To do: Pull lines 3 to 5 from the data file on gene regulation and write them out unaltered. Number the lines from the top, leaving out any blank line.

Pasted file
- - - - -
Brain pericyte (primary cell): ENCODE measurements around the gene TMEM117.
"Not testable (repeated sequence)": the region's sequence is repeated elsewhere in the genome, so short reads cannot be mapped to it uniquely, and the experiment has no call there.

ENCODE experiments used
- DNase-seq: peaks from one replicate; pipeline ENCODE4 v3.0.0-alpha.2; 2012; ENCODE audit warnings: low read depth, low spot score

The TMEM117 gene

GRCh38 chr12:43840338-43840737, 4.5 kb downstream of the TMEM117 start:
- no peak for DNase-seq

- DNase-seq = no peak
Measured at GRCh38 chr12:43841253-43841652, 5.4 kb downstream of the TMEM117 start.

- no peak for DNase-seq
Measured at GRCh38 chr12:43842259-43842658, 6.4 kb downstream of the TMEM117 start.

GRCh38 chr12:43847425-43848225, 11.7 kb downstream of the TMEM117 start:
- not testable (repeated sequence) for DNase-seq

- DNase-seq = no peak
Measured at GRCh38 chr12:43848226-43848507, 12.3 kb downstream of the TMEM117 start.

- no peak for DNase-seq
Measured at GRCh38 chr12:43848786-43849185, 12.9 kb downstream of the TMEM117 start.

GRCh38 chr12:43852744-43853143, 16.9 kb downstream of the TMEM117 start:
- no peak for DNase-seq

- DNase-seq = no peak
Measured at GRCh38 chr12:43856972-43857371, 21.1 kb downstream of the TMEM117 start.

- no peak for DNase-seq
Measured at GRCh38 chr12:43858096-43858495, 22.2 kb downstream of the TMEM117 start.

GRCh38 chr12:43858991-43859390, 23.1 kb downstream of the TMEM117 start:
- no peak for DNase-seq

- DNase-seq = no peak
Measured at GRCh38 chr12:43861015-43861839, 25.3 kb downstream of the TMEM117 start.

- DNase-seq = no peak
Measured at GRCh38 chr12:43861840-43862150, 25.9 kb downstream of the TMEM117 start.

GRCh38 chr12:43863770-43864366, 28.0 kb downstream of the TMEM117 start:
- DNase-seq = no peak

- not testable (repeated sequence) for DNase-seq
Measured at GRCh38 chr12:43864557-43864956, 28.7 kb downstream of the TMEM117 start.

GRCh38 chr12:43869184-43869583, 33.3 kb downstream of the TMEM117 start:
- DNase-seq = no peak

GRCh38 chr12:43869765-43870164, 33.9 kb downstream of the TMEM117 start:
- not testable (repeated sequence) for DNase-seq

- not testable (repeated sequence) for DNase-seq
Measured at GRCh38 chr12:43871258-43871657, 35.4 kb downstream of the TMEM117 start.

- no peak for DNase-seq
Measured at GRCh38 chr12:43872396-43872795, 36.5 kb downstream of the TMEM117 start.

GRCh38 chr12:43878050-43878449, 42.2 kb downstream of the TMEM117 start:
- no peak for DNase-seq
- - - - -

ENCODE experiments used
- DNase-seq: peaks from one replicate; pipeline ENCODE4 v3.0.0-alpha.2; 2012; ENCODE audit warnings: low read depth, low spot score

The TMEM117 gene